SERENITY NOW!! (Insanity later)[i]

July 24, 2017 – DJIA = 21,580 – S&P 500 = 2,472 – Nasdaq = 6,387
SERENITY NOW!! (Insanity later)[i]
For something that comprises so much emotion, the stock market has amazingly ignored the passionate yet venomous division in the United States.  In the midst of name calling, violence, protests, and a prevailing sense of hatred of those with opposing views, the stock market climbs higher.  With the acrimony and polarity so elevated, why hasn’t this impacted the markets?
And not only have stock prices risen in the face of societal deterioration, they have done it in a remarkably smooth and steady manner.  The S&P 500’s largest pullback this year is a hardly noticeable 2.8%.  We all know that there have been times where the markets approach that level within a day! And not only is this incredible given the current landscape, it is historic.  This is the smallest intra-year correction since 1995 and the second smallest dating back to the Great Depression.[ii]
This stock market serenity has gotten so widespread the U.S. seems to be exporting it as international stock markets are experiencing a similar tranquility.  As measured by the MSCI EAFE (Europe/Asia/Far East), the MSCI EM (emerging markets), and the Nikkei 225 (Japan), global bourses are near record low levels of volatility.  Traditionally, emerging markets are one of the riskiest assets classes with high levels of uncertainty.  Yet so far in 2017, the MSCI EM has only undergone a mere 3% pullback.  Contrast this to 1995’s 13% correction which was one of the least volatile years in history for emerging markets.[iii]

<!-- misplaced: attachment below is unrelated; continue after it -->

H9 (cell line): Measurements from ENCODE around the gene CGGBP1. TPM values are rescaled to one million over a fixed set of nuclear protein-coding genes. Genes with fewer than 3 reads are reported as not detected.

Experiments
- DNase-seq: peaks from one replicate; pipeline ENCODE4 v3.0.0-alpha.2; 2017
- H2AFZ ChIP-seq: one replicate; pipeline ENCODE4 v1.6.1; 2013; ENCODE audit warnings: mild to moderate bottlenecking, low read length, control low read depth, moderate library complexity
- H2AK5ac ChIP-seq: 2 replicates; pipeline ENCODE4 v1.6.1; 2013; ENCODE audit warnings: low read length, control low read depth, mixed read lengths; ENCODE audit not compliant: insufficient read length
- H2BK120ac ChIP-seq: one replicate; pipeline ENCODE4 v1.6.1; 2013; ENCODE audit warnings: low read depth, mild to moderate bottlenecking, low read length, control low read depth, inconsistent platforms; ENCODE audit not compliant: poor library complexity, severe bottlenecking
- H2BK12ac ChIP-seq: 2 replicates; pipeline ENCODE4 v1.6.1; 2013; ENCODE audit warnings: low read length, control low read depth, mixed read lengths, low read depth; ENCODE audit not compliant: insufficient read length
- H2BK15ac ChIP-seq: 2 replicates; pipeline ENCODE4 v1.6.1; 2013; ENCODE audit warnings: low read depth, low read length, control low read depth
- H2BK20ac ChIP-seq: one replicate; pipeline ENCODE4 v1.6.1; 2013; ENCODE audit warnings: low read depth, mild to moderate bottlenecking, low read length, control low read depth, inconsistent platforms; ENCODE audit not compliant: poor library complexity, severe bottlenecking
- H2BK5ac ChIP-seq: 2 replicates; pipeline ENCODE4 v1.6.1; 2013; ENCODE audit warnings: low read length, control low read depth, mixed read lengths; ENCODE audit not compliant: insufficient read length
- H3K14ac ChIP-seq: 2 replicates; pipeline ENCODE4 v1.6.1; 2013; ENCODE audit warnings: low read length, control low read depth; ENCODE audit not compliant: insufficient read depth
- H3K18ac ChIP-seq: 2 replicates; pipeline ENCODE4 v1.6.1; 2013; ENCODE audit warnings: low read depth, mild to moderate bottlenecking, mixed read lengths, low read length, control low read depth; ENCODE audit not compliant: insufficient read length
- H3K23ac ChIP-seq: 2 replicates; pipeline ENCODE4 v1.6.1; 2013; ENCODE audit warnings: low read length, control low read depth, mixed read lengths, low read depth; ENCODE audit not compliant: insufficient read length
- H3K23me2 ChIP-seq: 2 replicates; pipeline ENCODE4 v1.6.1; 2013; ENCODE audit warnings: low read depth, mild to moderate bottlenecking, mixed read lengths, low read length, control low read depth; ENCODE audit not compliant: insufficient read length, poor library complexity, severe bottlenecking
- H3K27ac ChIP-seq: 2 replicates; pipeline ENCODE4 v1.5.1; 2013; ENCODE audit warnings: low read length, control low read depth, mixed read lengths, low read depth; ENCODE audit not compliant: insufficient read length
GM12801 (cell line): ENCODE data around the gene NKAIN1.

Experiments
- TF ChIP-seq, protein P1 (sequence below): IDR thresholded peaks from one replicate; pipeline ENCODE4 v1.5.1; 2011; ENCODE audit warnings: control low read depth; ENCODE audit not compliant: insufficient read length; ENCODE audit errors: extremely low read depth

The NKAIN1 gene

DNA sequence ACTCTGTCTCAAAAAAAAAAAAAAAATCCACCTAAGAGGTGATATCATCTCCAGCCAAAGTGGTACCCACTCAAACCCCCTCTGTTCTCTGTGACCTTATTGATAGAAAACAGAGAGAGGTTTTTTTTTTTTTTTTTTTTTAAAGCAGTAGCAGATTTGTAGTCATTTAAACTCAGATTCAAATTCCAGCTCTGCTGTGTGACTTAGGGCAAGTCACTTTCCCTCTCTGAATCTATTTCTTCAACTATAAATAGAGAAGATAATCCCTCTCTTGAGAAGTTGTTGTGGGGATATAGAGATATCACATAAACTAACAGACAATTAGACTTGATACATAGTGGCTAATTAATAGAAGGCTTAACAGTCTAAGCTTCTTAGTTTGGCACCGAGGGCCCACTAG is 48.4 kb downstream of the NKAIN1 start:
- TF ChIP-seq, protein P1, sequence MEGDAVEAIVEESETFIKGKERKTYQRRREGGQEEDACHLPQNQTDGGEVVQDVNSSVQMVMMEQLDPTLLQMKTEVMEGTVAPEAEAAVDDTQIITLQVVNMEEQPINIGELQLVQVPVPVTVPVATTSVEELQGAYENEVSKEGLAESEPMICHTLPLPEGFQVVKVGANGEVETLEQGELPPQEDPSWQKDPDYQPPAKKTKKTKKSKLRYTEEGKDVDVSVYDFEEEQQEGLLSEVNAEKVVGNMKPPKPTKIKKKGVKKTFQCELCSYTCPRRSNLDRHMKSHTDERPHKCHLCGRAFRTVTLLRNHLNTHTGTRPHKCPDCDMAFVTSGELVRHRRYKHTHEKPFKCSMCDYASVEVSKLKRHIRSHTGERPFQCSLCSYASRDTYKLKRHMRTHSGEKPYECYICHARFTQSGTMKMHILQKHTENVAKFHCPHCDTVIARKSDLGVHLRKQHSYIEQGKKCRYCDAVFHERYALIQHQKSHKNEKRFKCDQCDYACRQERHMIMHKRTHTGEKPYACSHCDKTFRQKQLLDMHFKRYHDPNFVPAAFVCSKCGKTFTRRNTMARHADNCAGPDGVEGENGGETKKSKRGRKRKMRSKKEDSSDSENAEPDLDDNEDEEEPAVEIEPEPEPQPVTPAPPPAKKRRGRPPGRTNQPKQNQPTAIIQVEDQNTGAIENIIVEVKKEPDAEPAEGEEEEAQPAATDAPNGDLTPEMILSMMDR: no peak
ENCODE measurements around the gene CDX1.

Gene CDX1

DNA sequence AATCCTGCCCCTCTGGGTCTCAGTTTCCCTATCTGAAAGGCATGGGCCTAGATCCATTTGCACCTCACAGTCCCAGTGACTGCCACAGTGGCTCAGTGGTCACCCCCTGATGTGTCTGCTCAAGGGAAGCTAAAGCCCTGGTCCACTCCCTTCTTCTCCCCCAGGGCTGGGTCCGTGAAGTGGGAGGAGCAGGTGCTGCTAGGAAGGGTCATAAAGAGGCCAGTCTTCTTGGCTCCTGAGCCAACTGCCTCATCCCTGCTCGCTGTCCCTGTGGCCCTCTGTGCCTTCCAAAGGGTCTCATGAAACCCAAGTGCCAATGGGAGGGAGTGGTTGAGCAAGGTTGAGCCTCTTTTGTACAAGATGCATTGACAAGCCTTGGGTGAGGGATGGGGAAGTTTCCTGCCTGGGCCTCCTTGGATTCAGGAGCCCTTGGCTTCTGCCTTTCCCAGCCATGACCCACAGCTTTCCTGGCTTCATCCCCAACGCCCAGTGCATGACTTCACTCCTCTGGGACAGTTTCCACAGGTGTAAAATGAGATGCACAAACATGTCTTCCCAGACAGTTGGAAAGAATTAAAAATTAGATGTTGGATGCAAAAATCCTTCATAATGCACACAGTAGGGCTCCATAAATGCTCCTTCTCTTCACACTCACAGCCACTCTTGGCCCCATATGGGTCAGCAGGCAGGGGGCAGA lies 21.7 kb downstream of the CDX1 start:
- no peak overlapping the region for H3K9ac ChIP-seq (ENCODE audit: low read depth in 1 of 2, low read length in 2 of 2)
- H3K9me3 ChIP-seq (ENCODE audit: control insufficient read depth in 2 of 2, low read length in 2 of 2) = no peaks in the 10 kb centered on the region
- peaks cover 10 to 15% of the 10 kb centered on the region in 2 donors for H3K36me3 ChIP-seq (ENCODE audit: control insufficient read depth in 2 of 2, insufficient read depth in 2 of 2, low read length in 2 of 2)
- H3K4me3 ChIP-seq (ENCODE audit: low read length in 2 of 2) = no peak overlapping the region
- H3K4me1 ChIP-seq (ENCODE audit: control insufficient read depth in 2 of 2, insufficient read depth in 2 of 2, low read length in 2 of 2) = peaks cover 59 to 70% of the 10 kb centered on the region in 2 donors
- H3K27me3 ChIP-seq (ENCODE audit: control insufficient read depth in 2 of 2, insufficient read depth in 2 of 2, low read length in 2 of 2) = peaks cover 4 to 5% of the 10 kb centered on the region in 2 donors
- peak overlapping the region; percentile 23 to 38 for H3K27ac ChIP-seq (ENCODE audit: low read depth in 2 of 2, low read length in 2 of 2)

In 1995 the Nikkei 225 fell 26.4% from peak to trough.  While this is not the lowest annual pull back for this index, it is among the smallest.  Yet so far in 2017 the spread is a miniscule 6.5%.
Below is a graph showing variance for the S&P 500, the MSCI EAFE, the MSCI EM, and the Nikkei 225 since 1990.  The red circle on the right is 2017.  As measured by these four indexes, this is an astonishingly calm year within the backdrop of chaos.[iv]
There is no definitive reason for this quiet price action.  Until recently, central banks were keeping short term rates low and this has likely contributed.  Also, it is helpful that economies have been growing at a slow but steady pace. Indexing and passive investing has played a role as investors have been buying ETFs which index the market and its various sectors.  These funds buy their underlying components as they receive inflows without concern for valuation or timing.
Whatever the cause, the stock market’s peaceful price action will end and volatility will return – someday.  As shown in the graph, there is a cyclical component to this and there’s no reason to think things have been permanently altered.  Whenever market volatility returns there will be much wailing and gnashing of teeth as investors will not be expecting it.  In the meantime, the steady move higher continues and, as mentioned, the major indexes reached records last week.  Here are the year-to-date returns as of the end of last week.